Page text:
5. Strength Training Helps You Develop Better Body Mechanics
Strength training also benefits your balance, coordination, and posture, according to past research. One review, published in Aging Clinical and Experimental Research in November 2017, concluded that doing at least one resistance training session per week — performed alone or in a program with multiple different types of workouts — produced up to a 37 percent increase in muscle strength, a 7.5 percent increase in muscle mass, and a 58 percent increase in functional capacity (linked to risk of falls) in frail, elderly adults. “Balance is dependent on the strength of the muscles that keep you on your feet,”. “The stronger those muscles, the better your balance.”
6. Strength Training Can Help With Chronic Disease Management
Studies have documented that strength training can also help ease symptoms in people with many chronic conditions, including neuromuscular disorders, HIV, chronic obstructive pulmonary disease, and some cancers, among others. For the more than 30 million Americans with type 2 diabetes, strength training along with other healthy lifestyle changes can help improve glucose control, according to the Centers for Disease Control and Prevention and a study published in June 2017 in Diabetes Therapy. And research published in 2019 in Frontiers in Psychology suggested regular resistance training can also help prevent chronic mobility problems, heart disease, type 2 diabetes, and cancer.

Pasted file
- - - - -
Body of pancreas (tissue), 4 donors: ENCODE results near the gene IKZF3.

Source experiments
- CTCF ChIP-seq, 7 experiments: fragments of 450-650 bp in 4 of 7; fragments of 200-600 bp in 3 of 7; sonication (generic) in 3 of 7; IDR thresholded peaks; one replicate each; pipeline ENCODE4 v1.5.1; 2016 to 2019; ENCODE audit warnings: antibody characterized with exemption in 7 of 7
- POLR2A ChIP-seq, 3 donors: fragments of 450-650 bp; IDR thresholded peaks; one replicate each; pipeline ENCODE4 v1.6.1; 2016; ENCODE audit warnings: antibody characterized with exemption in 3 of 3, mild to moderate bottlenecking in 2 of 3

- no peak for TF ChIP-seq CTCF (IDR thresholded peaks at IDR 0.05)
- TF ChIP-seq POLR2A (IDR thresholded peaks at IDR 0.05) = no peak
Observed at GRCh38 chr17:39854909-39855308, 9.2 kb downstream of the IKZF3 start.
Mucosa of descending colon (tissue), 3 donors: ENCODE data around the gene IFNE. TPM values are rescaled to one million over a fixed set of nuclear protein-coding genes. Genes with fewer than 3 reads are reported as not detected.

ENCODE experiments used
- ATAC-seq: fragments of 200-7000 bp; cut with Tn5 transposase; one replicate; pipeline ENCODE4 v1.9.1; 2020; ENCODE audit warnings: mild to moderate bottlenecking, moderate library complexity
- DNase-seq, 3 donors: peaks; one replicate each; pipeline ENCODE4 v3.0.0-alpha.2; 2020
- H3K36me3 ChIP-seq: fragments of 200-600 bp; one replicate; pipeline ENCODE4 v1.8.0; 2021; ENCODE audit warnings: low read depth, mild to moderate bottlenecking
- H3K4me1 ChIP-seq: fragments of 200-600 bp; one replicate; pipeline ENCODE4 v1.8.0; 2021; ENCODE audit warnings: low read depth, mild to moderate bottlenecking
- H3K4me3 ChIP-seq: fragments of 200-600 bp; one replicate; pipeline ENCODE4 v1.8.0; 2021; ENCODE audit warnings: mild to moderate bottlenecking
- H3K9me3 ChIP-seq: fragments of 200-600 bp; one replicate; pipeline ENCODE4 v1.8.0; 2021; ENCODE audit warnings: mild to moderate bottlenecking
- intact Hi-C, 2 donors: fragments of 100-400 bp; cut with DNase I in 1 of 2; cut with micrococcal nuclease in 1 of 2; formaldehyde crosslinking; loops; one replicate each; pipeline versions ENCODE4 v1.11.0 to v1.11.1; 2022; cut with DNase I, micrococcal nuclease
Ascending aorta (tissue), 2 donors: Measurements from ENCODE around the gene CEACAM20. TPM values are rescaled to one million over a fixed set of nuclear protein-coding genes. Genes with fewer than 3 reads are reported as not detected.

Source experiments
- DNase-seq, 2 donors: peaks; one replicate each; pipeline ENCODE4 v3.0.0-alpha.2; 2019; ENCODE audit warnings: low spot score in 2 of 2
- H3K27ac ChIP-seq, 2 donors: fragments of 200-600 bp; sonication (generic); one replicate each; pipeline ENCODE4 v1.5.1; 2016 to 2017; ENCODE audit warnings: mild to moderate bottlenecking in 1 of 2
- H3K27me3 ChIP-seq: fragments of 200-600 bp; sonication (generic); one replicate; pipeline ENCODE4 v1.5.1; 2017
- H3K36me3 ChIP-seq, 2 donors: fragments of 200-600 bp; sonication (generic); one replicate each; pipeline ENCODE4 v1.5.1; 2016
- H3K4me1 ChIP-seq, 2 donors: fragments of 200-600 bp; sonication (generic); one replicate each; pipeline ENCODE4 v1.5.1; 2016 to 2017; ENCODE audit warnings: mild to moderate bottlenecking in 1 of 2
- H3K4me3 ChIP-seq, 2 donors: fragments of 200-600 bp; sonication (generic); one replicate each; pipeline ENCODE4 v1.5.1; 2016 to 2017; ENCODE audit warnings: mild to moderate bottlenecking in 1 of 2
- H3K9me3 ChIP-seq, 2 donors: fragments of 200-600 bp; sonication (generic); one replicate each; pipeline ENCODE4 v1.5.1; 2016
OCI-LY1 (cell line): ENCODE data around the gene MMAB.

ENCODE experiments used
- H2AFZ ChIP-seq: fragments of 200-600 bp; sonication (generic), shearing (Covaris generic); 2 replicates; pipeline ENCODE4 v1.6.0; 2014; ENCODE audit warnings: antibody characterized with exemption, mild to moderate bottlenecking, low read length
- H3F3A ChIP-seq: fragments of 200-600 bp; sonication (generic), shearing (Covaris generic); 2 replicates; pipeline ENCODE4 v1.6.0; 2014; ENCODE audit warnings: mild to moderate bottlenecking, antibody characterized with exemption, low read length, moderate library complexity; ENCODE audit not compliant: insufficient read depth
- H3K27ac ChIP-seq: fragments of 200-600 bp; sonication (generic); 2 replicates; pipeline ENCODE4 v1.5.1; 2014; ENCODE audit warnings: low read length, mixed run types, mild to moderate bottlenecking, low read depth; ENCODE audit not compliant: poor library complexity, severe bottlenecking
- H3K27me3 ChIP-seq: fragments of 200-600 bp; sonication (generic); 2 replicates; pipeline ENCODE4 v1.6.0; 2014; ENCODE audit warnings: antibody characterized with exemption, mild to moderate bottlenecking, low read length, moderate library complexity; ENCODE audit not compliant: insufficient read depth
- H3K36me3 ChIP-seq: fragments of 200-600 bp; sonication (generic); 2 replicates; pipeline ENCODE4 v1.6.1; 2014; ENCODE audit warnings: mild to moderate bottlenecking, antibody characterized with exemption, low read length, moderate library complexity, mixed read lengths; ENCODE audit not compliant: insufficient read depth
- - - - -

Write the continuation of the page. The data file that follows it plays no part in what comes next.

7. Strength Training Boosts Energy Levels and Improves Your Mood
Strength training has been found to be a legitimate treatment option (or add-on treatment) to quell symptoms of depression, according to a meta-analysis of 33 clinical trials published in JAMA Psychiatry in June 2018. “All exercise boosts mood because it increases endorphins,” Pire says. But for strength training, additional research that’s looked at neurochemical and neuromuscular responses to such workouts offers further evidence it has a positive effect on the brain, he adds. And there’s evidence strength training may help you sleep better, too, according to a study published in the January–February 2019 issue of Brazilian Journal of Psychology. And we all know a better night’s sleep can go a long way in keeping mood up.
8. Strength Training Has Cardiovascular Health Benefits
Along with aerobic exercise, muscle-strengthening activities helps improve blood pressure and reduce risk of hypertension and heart disease, according to HHS.